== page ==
Roman Times and Events: Those about to Die, Chapter 07, Part 3 of 6

(by Daniel P. Maddix)

But the unfortunate singer was no longer interested in educating the Roman mob. He dropped his lyre and began to run wildly around the mountain, screaming for help.

The crowd laughed until they were sick. It was well known that the elegant Greeks considered themselves superior to their Roman conquerors and here was one of the effeminate creatures putting on a typical exhibition of cowardice.

Also, this sudden twist had been completely unexpected, which is the basic element in all humor. A man shouted, "All right, you Greeks think you're so damn cultured, let's see you soothe these wild beasts with your high-toned music" and the crowd went into another roar of laughter.

The unhappy Orpheus dashed around a rock and ran head on into a leopard. The frightened animal sprang back and then struck at the man. His claws caught in the Greek's robe and both man and beast went down together, the leopard mad with terror trying to disengage himself.

At the sight of the struggling figures, two wolves rushed in and began to maul the man. Now one of the bears, a trained man-eater, saw the fight and began to shuffle forward. He stood swaying his long, snaky neck back and forth and then made a sudden rush.

He cuffed the nearest wolf away and grabbing the singer by the leg started to drag him off, snuffling and grunting to himself. The leopard, still caught by his claws, was pulled along also.

The wolves followed hopefully. Another bear came in from the other side and grabbed the screaming musician by the arm. The two animals pulled the man apart while the wolves rushed in to finish the job.

The leopard made another frenzied attempt to free himself, and this time succeeded. He dashed up the side of the hill and collided with another bear who was coming down to see what the trouble was. The two animals instantly began to fight while some of the ever-present wolves bounded up to pull down the loser.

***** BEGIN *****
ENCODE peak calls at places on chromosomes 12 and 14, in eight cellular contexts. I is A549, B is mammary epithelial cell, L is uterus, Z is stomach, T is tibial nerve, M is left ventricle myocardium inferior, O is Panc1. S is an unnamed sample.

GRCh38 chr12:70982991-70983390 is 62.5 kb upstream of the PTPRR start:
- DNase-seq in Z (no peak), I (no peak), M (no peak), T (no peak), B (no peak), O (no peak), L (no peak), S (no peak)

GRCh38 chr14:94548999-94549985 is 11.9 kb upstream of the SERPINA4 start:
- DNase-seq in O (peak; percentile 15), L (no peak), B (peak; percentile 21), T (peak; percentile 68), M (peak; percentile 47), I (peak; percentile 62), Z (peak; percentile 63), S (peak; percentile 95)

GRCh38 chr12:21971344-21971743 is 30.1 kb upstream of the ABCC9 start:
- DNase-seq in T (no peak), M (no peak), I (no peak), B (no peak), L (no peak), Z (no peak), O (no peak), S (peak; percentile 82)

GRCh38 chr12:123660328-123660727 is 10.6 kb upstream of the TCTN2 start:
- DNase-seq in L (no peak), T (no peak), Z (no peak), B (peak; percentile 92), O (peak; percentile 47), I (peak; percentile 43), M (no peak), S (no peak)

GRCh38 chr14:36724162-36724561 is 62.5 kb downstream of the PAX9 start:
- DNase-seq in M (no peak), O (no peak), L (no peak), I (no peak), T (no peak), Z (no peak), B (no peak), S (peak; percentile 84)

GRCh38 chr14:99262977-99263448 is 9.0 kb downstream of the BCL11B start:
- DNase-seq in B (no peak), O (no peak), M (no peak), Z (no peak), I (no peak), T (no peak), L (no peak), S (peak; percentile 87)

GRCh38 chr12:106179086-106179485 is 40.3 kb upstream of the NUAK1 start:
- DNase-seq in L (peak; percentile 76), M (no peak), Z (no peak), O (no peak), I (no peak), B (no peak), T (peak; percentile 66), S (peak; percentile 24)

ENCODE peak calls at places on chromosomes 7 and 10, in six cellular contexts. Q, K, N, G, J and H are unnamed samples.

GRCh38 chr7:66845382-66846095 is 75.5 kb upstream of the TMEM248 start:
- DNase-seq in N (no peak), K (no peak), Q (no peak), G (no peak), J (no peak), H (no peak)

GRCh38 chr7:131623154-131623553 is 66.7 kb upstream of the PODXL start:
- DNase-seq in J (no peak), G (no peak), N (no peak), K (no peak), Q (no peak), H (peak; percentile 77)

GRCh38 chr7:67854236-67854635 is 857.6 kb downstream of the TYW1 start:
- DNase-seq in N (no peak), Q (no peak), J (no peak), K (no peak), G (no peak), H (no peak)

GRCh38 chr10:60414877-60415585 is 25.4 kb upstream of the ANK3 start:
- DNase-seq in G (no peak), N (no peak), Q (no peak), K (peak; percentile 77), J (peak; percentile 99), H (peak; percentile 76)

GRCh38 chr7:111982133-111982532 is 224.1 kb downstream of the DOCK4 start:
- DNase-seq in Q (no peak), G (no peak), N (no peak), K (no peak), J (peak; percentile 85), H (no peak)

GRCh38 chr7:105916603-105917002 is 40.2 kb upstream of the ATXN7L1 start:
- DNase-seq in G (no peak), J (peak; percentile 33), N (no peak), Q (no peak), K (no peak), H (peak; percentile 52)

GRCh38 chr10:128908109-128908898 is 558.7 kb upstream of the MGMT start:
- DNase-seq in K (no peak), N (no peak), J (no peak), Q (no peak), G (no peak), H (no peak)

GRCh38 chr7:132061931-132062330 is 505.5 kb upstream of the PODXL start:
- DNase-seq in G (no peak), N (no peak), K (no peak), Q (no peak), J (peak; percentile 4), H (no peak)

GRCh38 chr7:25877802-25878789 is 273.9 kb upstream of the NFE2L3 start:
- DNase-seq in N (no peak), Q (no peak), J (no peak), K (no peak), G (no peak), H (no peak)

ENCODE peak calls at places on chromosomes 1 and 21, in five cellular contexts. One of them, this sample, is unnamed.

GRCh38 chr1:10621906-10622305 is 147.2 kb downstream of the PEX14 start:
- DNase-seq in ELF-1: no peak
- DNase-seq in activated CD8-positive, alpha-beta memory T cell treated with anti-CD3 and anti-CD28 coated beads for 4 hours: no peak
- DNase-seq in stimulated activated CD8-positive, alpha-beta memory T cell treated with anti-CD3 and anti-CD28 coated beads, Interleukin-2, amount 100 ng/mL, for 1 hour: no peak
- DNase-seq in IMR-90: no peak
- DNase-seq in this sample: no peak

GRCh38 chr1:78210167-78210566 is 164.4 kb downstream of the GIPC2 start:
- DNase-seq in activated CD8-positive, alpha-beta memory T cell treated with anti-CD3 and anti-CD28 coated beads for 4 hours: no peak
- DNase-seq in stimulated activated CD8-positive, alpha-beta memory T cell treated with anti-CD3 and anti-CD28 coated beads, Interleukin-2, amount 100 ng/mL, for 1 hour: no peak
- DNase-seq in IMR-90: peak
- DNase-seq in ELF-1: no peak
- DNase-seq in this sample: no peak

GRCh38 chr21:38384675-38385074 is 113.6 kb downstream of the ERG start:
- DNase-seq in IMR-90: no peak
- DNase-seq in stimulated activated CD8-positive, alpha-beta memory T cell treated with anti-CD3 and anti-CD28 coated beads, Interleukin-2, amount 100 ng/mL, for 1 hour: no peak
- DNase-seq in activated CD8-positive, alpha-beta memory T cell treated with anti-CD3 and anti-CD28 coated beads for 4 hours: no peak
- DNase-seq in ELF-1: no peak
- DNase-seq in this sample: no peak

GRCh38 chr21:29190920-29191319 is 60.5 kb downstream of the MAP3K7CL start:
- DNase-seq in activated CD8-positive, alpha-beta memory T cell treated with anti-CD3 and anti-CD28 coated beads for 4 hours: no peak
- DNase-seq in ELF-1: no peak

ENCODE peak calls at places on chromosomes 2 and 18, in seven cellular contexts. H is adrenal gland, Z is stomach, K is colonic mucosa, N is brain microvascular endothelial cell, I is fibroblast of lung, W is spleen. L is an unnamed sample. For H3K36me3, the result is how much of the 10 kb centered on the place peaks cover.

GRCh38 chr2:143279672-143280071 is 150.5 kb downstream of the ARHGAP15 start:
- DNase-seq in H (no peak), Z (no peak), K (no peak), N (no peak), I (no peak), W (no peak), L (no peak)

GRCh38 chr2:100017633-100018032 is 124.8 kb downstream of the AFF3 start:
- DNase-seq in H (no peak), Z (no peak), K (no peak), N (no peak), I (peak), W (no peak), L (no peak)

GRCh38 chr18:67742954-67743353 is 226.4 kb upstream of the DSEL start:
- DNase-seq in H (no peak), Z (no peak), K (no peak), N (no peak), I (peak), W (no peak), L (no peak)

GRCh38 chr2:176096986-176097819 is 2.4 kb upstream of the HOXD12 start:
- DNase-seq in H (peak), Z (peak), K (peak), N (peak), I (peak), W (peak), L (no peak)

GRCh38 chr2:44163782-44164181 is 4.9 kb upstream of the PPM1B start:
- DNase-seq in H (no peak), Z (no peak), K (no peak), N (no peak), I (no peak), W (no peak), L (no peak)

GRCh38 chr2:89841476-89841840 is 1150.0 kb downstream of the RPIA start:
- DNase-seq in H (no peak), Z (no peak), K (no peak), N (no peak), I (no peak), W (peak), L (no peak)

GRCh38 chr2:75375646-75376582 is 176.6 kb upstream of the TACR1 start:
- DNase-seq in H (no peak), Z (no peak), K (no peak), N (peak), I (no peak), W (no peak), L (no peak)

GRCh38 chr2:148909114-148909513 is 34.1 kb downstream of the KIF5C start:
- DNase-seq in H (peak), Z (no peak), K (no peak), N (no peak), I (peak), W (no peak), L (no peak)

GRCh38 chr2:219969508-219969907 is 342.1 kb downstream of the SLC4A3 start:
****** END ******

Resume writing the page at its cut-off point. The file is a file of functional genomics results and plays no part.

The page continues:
The musician was dead and the animals were fighting for the parts of his body strewn over the hillside. The crowd was weak from laughter and the girls on the barge were laughing too. The Master of the Games gave another signal.

This time nothing seemed to happen. Then one of the girls on the barge suddenly gave a shriek of terror. She was seated on the gunwale and the water in the arena was washing against her bare feet.

The barge was sinking. The other girls took fright. Jumping up, they began screaming for help. A slave inside the barge had been watching through a knothole for the Master of the Game's signal. When it came, he gave orders to pull out the plugs and sink the vessel.

The paddlers inside the barge had escaped through a hatch and were now feverishly swimming for the podium wall, praying that they could reach it before the crocodiles and hippos got them.

Hippos are by no means the big, good-natured pig-like creatures that they seem. These animals were all bulls and in a very bad temper.

A slave happened to touch one of the creatures. Instantly the hippo swang around, making the water swirl around him, and plunged his great tusks into the man's body.

As the red dye spread, the crocs began to thrash around, sometimes seizing a hippo by the leg and sometimes each other. The crowd rose to its feet as one man at this new spectacle.

The barge full of screaming girls was now awash and some of the more determined girls had plunged into the water and were trying to swim to the mountain island or reach the podium.

Few of them made it for the Master of the Games had carefully selected girls who were non-swimmers. Those who reached the mountain were promptly attacked by the wild animals, now crazed by the scent of blood and the taste of the dead Greek.

A few reached the podium wall and clung to it, screaming for mercy. The water around the barge was churned white as the crocs attacked the girls that still clung to the wreck.

Two of the mighty reptiles seized one girl and began twisting in opposite directions. One wrung off a leg, the other an arm. One gigantic animal that must have weighed well over a ton reared out of the water and grabbed a girl standing on the gunwale. He submerged with her, carrying the shrieking girl as easily as an elephant carrying a carrot.

Others of the enormous saurians were trying to knock the girls into the water with their tails. The barge, being made of wood, did not sink completely, but there was no protection on it for the women.

Roman Events: Those about to Die, Chapter Seven, Part 4 is next.

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